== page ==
Barb displayed a map and photos for guests to enjoy throughout the event.
“I [hope that] some of you have remembered what it was like in the village of Richford in the 1950s,” Barb added.
She also thanked the Town, the Richford Congregational Church, and all of the local businesses and individuals that donated to make the mid-August celebration a success. The organizers also extend thanks to the 70-plus volunteers that helped out with the event.
Door prizes were drawn every half hour, and a photo tent and open house at the Richford Historical Society took place along with tours of the church and the churchyard cemetery, which includes the new memorial for Augustus VanBuren.
On Sunday, a worship service was held at the church. The sermon was “Walk in the Old Paths” based on Jeremiah 6:16.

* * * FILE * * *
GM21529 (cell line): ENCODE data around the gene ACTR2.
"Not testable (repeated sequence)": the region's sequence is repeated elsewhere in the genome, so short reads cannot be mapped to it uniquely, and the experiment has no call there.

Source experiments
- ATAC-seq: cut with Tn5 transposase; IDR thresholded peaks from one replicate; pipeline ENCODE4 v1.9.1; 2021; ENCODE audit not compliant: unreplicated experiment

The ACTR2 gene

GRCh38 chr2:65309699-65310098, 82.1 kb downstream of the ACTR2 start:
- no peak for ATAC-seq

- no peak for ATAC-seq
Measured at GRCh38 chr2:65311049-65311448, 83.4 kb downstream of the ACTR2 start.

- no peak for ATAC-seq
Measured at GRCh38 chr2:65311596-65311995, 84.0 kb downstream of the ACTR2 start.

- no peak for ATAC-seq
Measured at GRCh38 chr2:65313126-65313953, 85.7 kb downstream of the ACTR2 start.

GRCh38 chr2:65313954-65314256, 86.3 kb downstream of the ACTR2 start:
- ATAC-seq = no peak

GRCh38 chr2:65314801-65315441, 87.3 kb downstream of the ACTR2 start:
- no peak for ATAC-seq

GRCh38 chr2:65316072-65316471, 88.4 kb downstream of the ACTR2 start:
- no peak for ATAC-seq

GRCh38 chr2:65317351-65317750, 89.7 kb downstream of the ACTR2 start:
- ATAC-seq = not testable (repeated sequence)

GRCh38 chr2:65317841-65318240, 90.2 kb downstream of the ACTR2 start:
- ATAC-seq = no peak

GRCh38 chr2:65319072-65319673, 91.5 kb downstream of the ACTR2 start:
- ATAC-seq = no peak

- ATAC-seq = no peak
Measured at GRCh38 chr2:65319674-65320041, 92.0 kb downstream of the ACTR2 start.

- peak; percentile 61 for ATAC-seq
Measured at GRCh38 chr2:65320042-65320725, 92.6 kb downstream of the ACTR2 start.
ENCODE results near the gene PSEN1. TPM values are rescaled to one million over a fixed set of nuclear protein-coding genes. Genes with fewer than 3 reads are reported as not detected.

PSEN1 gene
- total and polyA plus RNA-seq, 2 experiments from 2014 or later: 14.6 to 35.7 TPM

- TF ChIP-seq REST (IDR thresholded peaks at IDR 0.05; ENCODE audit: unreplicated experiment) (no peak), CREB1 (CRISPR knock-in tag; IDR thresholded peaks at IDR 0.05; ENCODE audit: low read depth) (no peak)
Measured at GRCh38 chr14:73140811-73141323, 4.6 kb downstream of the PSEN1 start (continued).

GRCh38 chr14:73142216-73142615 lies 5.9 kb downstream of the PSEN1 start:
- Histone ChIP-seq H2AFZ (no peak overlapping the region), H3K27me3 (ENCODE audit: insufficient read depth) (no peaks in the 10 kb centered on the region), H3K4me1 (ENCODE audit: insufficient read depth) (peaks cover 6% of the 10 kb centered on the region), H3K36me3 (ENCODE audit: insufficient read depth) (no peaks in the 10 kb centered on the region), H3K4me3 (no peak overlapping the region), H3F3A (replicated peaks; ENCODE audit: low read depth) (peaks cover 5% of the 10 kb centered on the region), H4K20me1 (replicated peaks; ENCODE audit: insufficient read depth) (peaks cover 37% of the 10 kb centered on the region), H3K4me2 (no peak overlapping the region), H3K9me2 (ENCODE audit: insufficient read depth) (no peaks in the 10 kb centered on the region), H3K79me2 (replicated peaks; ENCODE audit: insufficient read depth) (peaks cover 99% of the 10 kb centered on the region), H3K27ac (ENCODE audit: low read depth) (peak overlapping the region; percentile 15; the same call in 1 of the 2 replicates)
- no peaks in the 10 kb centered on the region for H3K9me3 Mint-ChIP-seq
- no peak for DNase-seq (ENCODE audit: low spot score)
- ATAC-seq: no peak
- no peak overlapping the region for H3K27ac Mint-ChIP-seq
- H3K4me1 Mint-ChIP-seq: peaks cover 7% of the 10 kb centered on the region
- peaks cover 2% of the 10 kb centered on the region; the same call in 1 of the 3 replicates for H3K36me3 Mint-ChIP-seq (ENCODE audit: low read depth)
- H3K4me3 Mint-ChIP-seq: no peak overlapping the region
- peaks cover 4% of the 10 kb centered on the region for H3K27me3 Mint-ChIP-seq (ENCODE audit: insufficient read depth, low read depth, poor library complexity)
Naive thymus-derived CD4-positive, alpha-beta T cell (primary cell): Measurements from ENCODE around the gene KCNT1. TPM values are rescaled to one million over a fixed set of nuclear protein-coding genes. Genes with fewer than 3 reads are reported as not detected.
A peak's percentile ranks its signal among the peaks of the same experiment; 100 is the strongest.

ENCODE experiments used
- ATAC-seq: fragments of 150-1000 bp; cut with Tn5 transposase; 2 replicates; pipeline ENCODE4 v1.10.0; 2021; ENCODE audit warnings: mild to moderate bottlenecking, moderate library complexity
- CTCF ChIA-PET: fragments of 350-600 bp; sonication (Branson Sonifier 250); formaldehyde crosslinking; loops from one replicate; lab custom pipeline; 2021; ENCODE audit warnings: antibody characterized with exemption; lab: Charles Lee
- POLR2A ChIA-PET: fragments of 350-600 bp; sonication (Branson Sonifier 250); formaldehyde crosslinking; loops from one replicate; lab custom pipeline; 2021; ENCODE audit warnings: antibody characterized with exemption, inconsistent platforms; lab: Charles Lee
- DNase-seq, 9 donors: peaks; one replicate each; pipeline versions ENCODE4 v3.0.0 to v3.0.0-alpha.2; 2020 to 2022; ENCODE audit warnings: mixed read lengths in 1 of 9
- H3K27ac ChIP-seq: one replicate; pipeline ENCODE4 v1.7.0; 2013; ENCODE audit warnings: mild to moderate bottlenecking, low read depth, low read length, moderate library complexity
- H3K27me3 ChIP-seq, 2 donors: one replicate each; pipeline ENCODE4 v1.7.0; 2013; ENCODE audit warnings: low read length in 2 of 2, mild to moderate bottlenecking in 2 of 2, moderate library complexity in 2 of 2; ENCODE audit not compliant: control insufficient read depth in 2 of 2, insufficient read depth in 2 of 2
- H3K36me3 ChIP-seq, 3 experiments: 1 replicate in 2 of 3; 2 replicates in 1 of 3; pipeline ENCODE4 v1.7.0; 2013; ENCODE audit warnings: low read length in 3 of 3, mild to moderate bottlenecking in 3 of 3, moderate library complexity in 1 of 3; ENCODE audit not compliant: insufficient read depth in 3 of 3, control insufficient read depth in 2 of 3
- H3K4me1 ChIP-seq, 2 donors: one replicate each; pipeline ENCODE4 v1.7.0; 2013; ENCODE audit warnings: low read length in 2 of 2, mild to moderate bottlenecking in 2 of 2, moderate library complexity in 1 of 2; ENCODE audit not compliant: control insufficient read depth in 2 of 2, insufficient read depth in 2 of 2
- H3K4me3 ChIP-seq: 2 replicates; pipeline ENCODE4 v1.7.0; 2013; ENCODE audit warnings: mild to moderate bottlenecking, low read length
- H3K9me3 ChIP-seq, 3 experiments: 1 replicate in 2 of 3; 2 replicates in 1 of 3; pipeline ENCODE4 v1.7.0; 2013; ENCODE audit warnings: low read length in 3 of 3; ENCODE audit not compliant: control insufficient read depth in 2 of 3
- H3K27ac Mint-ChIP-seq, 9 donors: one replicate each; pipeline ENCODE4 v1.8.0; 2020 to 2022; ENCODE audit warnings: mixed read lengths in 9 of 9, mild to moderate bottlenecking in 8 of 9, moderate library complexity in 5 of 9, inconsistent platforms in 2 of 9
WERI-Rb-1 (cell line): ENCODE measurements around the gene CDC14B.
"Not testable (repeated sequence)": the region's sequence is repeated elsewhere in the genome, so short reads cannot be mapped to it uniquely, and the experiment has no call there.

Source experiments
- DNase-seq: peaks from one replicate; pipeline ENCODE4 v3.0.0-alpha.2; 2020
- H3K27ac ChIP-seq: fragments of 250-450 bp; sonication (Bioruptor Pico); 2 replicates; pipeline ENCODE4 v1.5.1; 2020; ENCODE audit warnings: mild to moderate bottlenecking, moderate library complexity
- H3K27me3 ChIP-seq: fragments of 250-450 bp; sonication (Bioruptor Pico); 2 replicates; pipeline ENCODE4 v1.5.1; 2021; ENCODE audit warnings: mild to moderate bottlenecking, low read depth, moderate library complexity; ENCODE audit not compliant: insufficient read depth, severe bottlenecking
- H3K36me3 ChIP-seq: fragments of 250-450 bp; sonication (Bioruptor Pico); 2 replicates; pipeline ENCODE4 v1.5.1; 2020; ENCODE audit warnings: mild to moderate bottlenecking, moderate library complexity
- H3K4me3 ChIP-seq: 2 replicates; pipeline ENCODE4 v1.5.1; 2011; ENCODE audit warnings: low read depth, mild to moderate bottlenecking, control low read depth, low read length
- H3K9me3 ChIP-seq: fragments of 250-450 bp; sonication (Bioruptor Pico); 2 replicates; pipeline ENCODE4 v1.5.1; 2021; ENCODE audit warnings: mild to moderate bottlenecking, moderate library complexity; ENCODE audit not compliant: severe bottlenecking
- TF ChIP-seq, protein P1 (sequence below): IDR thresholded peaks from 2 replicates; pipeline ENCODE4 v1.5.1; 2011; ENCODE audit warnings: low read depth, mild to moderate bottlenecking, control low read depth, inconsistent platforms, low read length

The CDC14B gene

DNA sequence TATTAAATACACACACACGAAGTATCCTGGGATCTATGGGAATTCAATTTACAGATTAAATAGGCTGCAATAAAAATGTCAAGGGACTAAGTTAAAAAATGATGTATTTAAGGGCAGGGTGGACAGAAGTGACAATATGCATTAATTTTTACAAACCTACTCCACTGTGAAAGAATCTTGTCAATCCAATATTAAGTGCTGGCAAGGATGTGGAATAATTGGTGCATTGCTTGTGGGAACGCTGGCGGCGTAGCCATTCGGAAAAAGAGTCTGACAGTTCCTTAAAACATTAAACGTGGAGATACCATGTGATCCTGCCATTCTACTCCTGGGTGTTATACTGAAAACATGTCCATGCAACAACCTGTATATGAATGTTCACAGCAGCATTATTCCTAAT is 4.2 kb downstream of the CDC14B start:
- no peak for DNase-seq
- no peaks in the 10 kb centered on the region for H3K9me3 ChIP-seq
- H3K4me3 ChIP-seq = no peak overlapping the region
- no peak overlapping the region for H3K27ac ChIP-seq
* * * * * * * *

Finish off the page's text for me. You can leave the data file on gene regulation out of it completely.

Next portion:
Additional thanks were extended to the Bicentennial Jubilee planning committee; the Town of Richford; the Richford Congregational Church; the Richford Historical Society; Mike Sheldon for the church history; Town Historian Debbie Paul Williams; David Cooley for the Van Buren memorial stone; Peggy Andersen, Janice Merrill, Steve Kotula and Lane Painter, cemetery history and restoration; The Independent Print Company; Mirabito; Thee KinFolk Band; Girl Scout Troop 40276 and Boy Scout Troop 30; Valley Harmony; The Red Rooster Diner; Ken and Carol Mott; and Tioga County’s Emergency Management.
“It was good to see everyone enjoying the day,” said Carol, “And we appreciate all the volunteers and everyone that came out to support the event.”